ROCHESTER – Wielding golden shovels, Rochester officials broke ground Thursday on an $84 million expansion of the city’s Civic Center, the latest in a whirlwind week of construction and development news for the Mayo Clinic’s home city.
The Civic Center will grow up and out, nearly doubling in size by the time renovations finish in 2017, thanks to a state grant and a boost in the city lodging tax.
Just days ago, the city revealed plans to buy a historic downtown theater for $6 million. The purchase was billed as important to the city’s future, though what the city will do with the theater remains undetermined.
Also this week, MnDOT launched the first phase of an environmental review for a 100-mile commuter rail line connecting Rochester with the Twin Cities, a proposal pitched by a group of private investors. The line could cost upward of $4 billion.
The projects have taken shape as Rochester prepares to launch Destination Medical Center (DMC), an ambitious plan backed by $585 million in state funds to remake the city as an international center for health care and medical research. The plan’s broad outline is expected to get final approvals next month.
“I can’t think of a more exciting time for Rochester than right now,” said state Sen. Carla Nelson, speaking to VIPs after the groundbreaking.
Although the Civic Center expansion aligns with the goals of the DMC plan, it’s not directly tied to it, nor will it be paid for with DMC money. A $35 million state grant approved by the Legislature last year will cover nearly half the cost. A 3 percent bump in the city’s lodging tax from 4 to 7 percent will cover the rest, or about $49 million. The new tax rate took effect last year.
The renovations will add more second-floor space and give it a bigger footprint along the South Fork Zumbro River and the 11-acre Mayo Park at the center of downtown. The new, bigger Civic Center will be able to host two conventions of 1,000 people each simultaneously. Construction should be completed by 2017.
The larger center will keep Rochester in the running for conferences previously lost, the city says. In 2008, 68 conventions went elsewhere because Rochester’s facility was too small, taking 136,500 attendees and $74 million in spending with them.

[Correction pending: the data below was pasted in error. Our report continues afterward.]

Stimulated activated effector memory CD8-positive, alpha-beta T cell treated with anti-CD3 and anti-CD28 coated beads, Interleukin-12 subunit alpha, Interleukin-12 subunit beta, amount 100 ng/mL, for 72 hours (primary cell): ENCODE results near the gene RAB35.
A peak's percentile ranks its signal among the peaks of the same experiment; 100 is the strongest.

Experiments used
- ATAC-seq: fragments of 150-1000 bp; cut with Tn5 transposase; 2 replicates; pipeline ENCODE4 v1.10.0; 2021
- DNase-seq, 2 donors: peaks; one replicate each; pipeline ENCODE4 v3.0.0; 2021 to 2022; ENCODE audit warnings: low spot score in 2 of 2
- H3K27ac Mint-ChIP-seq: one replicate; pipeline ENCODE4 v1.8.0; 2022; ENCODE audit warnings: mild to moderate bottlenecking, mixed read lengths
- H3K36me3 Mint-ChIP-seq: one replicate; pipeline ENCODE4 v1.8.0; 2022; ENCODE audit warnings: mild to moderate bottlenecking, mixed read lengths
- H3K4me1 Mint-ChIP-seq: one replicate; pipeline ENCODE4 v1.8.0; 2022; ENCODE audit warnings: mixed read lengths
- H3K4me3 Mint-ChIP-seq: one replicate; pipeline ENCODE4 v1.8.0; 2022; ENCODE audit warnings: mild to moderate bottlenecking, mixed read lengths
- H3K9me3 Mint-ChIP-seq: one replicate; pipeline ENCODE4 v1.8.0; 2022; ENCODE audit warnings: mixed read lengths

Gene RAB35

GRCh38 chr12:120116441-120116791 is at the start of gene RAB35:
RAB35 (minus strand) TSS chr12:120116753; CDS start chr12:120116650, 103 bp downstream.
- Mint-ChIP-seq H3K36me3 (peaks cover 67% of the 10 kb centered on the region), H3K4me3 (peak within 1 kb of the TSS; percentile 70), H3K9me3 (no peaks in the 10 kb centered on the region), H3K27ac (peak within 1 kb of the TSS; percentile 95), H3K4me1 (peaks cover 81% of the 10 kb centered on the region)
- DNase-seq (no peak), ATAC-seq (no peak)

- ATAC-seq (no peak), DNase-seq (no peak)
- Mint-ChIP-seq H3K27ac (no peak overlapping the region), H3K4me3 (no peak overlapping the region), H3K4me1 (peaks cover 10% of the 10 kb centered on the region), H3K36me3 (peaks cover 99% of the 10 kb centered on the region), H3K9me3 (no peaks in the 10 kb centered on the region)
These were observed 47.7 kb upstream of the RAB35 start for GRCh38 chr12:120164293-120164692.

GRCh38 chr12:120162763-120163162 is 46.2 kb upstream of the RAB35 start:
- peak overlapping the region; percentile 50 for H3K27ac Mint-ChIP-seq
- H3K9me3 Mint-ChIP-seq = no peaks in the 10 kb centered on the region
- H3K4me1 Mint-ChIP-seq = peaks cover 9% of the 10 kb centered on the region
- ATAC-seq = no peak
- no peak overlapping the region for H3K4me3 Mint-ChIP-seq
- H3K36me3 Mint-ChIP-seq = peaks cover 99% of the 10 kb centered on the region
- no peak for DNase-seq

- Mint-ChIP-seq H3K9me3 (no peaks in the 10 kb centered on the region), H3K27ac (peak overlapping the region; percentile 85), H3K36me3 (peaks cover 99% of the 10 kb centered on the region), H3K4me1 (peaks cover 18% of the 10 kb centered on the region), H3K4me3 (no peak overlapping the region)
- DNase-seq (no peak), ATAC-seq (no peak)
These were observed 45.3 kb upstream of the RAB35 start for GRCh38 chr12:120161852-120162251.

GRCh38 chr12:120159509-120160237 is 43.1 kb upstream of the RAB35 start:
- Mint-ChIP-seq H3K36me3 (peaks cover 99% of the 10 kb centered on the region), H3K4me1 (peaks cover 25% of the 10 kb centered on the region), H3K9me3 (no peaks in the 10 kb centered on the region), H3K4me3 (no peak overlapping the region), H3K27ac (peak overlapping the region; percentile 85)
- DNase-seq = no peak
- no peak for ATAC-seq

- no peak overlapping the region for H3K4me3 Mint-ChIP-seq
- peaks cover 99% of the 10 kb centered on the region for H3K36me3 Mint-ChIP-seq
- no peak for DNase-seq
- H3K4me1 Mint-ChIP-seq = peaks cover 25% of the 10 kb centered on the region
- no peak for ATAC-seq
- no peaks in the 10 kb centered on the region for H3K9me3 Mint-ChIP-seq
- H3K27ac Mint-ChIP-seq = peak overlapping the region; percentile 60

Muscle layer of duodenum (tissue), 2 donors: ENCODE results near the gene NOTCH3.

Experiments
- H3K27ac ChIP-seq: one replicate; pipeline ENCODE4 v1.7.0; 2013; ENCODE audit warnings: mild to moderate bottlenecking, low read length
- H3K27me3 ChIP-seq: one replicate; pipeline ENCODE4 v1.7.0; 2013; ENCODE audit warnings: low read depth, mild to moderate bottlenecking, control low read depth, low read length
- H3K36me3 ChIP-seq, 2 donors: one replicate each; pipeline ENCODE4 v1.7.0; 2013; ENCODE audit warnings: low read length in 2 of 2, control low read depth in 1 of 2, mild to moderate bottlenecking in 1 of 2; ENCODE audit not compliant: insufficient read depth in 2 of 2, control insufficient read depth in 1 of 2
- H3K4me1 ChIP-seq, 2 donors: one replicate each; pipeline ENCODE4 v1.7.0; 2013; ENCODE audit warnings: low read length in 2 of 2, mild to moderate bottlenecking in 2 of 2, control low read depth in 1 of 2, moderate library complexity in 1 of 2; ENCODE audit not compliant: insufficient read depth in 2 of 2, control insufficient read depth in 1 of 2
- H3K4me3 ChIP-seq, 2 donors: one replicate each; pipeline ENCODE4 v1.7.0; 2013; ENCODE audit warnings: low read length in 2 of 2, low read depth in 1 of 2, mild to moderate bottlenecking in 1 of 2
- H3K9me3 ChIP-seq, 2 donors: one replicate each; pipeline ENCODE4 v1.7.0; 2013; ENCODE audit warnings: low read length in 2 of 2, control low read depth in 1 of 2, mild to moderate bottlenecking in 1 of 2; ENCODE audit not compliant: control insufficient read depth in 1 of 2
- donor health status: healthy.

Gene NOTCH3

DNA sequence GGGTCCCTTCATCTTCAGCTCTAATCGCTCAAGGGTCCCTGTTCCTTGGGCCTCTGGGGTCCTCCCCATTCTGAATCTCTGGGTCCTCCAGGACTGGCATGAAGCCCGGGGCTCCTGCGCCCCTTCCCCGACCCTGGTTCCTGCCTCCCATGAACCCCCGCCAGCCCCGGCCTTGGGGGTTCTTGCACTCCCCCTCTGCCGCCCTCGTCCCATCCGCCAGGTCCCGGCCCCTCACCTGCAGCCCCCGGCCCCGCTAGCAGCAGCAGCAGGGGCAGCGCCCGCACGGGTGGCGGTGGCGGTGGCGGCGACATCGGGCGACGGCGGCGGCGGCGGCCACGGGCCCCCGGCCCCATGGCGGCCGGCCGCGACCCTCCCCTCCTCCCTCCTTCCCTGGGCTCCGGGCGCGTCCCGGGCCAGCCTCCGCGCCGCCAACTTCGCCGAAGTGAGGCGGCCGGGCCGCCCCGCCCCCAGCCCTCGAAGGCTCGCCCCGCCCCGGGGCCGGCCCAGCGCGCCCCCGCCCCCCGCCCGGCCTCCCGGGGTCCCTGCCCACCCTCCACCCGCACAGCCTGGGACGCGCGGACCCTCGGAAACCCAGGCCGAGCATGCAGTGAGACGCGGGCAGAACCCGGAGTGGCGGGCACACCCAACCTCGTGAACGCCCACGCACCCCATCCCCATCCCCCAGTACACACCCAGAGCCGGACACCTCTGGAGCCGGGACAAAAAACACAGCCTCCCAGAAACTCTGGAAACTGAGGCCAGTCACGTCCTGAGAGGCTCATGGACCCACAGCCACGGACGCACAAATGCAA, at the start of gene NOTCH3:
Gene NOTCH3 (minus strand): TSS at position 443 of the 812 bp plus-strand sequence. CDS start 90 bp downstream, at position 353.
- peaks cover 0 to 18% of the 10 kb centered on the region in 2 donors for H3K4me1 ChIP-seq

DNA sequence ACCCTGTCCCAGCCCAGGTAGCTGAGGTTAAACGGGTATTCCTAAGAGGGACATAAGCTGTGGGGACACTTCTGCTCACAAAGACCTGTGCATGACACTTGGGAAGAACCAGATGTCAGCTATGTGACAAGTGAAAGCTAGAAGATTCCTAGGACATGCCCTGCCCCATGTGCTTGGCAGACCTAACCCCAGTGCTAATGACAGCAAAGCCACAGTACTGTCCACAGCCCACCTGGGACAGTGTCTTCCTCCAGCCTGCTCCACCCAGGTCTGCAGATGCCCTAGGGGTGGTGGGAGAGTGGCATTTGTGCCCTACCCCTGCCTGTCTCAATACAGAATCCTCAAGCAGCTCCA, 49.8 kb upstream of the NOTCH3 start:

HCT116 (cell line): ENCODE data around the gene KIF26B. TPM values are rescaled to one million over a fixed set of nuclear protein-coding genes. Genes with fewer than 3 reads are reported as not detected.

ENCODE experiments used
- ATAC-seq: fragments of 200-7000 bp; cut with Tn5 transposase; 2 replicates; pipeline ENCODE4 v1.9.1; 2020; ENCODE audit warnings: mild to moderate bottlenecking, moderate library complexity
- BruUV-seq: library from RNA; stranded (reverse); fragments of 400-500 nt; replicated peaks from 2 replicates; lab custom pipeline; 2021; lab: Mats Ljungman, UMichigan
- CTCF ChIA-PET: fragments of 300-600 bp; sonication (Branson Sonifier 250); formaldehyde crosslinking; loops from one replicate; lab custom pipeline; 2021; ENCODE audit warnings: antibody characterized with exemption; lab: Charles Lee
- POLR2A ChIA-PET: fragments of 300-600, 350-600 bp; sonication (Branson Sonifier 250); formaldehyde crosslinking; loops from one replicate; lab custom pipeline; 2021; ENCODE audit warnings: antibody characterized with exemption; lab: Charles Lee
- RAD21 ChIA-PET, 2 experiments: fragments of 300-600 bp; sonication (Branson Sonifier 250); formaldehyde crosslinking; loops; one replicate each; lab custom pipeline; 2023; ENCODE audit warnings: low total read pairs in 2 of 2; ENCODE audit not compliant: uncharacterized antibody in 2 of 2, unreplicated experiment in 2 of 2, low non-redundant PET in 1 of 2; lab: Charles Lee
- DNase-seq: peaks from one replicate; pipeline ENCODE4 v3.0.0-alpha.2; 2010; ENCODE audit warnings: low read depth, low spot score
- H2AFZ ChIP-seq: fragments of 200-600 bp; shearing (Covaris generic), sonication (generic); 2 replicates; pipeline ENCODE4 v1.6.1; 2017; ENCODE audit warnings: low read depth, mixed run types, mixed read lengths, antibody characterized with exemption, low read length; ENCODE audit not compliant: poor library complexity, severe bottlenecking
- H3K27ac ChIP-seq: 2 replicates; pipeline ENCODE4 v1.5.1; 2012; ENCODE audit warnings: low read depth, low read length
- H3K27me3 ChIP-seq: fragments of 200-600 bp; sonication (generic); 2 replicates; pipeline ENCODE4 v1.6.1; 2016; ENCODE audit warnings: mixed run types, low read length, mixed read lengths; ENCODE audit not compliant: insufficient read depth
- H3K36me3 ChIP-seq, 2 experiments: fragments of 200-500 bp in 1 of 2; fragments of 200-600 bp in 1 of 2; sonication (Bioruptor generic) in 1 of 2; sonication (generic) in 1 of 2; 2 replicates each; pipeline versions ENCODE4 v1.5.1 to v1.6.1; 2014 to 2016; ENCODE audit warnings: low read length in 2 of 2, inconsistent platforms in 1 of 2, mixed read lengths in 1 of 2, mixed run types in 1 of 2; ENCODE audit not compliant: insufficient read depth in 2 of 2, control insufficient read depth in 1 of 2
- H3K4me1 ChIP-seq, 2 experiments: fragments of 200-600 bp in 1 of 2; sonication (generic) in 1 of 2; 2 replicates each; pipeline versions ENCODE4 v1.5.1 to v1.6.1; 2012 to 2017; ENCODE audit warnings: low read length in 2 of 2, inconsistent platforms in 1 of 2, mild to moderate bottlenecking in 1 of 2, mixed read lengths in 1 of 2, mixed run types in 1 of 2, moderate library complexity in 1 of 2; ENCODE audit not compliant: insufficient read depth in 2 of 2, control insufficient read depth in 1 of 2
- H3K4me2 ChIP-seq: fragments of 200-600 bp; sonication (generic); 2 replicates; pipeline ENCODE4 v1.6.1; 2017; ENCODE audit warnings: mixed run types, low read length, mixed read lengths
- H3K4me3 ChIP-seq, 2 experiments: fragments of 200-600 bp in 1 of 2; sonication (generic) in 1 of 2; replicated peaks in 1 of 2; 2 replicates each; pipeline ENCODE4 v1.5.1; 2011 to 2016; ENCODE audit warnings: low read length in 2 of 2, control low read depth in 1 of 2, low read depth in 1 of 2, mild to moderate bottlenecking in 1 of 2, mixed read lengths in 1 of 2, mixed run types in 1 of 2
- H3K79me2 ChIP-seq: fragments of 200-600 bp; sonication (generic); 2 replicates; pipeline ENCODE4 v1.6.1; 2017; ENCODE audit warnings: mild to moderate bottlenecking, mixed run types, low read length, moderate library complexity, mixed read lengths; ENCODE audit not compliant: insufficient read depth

Sen. Dave Senjem, R-Rochester, said he recalled going to the Civic Center while growing up in nearby Hayfield to see acts like Roy Rogers and professional wrestler Hard Boiled Haggerty.
Lining up for their publicity shot, VIPs took turns tossing shovelfuls of gravel on the spot where construction equipment will soon tear into the earth.
The project includes expansions of the adjoining Rochester Art Center and Rochester Civic Theater.
“We’re beyond excited to get this in the ground,” said Brad Jones, executive director and CEO of the Rochester Convention and Visitors Bureau.
His office predicts a string of benefits, with $372 million in local economic activity over 10 years, and another $120 million out of state, according to city projections. Those projections include some 700 jobs for the renovations, plus “hundreds” of full-time jobs once it’s completed.
While Rochester officials celebrated the end of eight years of planning and the start of construction at the Civic Center, a new and even more ambitious plan to build a high-speed rail link, or Zip Rail, between Rochester and the Twin Cities commuter rail line made early, tentative steps.
State transportation planners and Olmsted County have mulled the prospect for some time. But more recently, representatives of a group of Minnesota businesses and private investors have been meeting with state and local officials about the possibility that a rail line, which could cost upward of $4 billion, could be mounted entirely with private funds.
“If a private funder was allowed to be able to put that piece in place, it would truly benefit the DMC plan,” said Wendy Meadley, a consultant working for the investment group. They have formed an LLC: the North American High Speed Rail Group.
Meadley said group members aren’t ready to go public, but she described them as representing “blue-chip Minnesota businesses.” She said the group would reveal itself in April.
Gov. Mark Dayton has had an initial briefing on the private proposal, and Transportation Commissioner Charlie Zelle has had discussions about it.
In the meantime, MnDOT this week launched the first phase of an environmental review to gauge impacts of eight potential routes. The 100-mile line would connect downtown Rochester to downtown St. Paul, the Minneapolis-St. Paul International Airport or other locations, affording a one-way trip in about 30 minutes.
But any line would require land acquisition for new tracks, a daunting process for government agencies and municipalities.
“It’s going to cost our cities millions of dollars to rebuild our roads and utilities, all because Rochester wants this,” said Norma Monroe, a retiree who lives on a farm near Kenyon. “It’s not even going to stop in our communities.”
Many GOP legislators oppose any use of tax dollars for the project. Rep. Pat Garofalo, R-Farmington, said the private investors told him they would not oppose legislation barring any use of public money to build or operate the line.
Meadley said there’s no real precedent nationwide for private construction and operation of a rail line. While noting it would still be subject to environmental reviews and other government oversight, Meadley pitched private investment as a more efficient way to get the line built.
“Usually why big transportation projects take so long to get done is because you’re always waiting for that next chunk of money from the government,” Meadley said.